- Using the enforced isolation and “time away” to good advantage: In 1665, “social distancing” orders emptied campuses throughout England, as the bubonic plague raged, killing 100,000 people (roughly one-quarter of London’s population), in just 18 months. A 24-year-old student from Trinity College, Cambridge was among those forced to leave campus and return indefinitely to his childhood home. His name was Isaac Newton and his time at home during the epidemic would be called his “year of wonders.” Away from university life, and unbounded by curriculum constraints and professor’s whims, Newton dove into discovery. Newton himself would say about this forced time away from university life: ‘For in those days I was in the prime of my age for invention & minded Mathematics & Philosophy more than at any time since.’”
- Think long and hard about how you will behave in the worst case scenario: From Ed Yong in The Atlantic: There are three possible endgames: one that’s very unlikely, one that’s very dangerous, and one that’s very long. The first is that every nation manages to simultaneously bring the virus to heel, as with the original SARS in 2003. Given how widespread the coronavirus pandemic is, and how badly many countries are faring, the odds of worldwide synchronous control seem vanishingly small. The second is that the virus does what past flu pandemics have done: It burns through the world and leaves behind enough immune survivors that it eventually struggles to find viable hosts. This “herd immunity” scenario would be quick, and thus tempting. But it would also come at a terrible cost: SARS-CoV-2 is more transmissible and fatal than the flu, and it would likely leave behind many millions of corpses and a trail of devastated health systems.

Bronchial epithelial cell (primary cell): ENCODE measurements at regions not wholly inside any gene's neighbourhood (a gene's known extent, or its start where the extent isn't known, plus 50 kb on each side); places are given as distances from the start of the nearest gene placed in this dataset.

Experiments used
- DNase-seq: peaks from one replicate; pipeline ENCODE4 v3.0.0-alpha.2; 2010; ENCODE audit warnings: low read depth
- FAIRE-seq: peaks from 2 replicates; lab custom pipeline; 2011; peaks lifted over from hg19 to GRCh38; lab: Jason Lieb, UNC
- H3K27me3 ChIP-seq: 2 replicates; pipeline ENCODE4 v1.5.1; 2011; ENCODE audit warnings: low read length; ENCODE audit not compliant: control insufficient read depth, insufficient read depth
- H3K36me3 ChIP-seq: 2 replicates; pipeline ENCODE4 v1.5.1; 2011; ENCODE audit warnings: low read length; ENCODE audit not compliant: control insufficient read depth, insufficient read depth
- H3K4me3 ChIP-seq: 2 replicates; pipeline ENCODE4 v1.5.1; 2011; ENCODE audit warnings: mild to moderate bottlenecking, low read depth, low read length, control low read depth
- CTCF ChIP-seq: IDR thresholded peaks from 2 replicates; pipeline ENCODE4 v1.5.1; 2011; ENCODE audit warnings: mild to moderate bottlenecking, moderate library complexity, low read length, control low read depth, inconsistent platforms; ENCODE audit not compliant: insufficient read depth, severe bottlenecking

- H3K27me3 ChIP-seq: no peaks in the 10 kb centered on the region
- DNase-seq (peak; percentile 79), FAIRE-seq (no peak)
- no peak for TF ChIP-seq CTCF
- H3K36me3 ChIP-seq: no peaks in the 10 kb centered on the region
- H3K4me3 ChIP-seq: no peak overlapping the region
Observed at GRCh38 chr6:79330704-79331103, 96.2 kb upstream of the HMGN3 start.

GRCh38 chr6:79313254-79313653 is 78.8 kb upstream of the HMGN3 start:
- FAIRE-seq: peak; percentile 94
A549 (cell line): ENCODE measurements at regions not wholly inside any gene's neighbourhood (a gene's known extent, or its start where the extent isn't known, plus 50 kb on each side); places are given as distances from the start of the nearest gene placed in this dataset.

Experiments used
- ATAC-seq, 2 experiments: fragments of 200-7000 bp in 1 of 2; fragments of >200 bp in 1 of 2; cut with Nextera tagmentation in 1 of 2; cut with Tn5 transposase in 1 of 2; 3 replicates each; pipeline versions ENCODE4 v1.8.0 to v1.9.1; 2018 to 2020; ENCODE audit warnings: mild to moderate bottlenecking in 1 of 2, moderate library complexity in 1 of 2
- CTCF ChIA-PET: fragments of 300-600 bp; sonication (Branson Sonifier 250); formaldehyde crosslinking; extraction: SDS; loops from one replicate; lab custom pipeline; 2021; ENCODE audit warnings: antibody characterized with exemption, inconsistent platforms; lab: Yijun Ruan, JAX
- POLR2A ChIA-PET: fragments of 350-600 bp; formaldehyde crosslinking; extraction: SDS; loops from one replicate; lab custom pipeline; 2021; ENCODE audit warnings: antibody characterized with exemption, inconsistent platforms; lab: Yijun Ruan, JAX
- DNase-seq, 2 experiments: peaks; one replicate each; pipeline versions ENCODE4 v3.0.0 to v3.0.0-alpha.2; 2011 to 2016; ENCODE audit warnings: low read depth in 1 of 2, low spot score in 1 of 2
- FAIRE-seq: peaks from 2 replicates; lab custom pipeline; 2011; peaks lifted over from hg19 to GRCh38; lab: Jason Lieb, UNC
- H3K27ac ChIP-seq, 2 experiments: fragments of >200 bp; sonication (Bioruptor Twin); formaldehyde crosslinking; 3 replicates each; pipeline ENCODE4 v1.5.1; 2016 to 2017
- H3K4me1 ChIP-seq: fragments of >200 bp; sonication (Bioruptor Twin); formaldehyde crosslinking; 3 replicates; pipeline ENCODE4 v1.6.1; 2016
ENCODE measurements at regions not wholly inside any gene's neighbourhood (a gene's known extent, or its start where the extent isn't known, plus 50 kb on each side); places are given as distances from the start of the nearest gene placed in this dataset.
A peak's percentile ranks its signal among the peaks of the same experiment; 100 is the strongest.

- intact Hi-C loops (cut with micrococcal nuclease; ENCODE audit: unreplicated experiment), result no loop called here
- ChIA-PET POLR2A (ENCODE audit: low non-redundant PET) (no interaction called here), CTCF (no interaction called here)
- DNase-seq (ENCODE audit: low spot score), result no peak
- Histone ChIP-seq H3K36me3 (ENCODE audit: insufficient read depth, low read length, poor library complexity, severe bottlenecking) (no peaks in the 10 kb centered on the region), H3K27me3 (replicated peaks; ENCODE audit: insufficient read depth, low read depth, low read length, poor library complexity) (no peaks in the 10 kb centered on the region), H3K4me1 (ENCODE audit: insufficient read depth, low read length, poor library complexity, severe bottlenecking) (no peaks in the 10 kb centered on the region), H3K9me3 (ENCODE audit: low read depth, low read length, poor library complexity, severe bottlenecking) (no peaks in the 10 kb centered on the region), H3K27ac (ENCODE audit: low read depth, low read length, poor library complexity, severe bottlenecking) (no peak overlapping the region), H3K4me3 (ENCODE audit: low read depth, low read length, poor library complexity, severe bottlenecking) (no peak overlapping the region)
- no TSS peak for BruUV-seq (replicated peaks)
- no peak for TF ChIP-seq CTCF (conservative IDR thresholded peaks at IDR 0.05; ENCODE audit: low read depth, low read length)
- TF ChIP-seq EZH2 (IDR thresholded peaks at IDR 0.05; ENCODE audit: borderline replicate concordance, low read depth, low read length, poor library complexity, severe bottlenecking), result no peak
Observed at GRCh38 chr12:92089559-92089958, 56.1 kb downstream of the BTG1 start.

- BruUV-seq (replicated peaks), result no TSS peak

The third scenario is that the world plays a protracted game of whack-a-mole with the virus, stamping out outbreaks here and there until a vaccine can be produced. This is the best option, but also the longest and most complicated. It depends, for a start, on making a vaccine. If this were a flu pandemic, that would be easier. The world is experienced at making flu vaccines and does so every year. But there are no existing vaccines for coronaviruses — until now, these viruses seemed to cause diseases that were mild or rare — so researchers must start from scratch. It’s likely, then, that the new coronavirus will be a lingering part of American life for at least a year, if not much longer. If the current round of social-distancing measures works, the pandemic may ebb enough for things to return to a semblance of normalcy. Offices could fill and bars could bustle. Schools could reopen and friends could reunite. But as the status quo returns, so too will the virus. This doesn’t mean that society must be on continuous lockdown until 2022. But “we need to be prepared to do multiple periods of social distancing,” says Stephen Kissler of Harvard.
How will YOU be acting during scenario three? This scary epidemic is in the early stages, and my next post shows how badly many “covidiots” are already acting. You will wish this virus could selectively thin them out.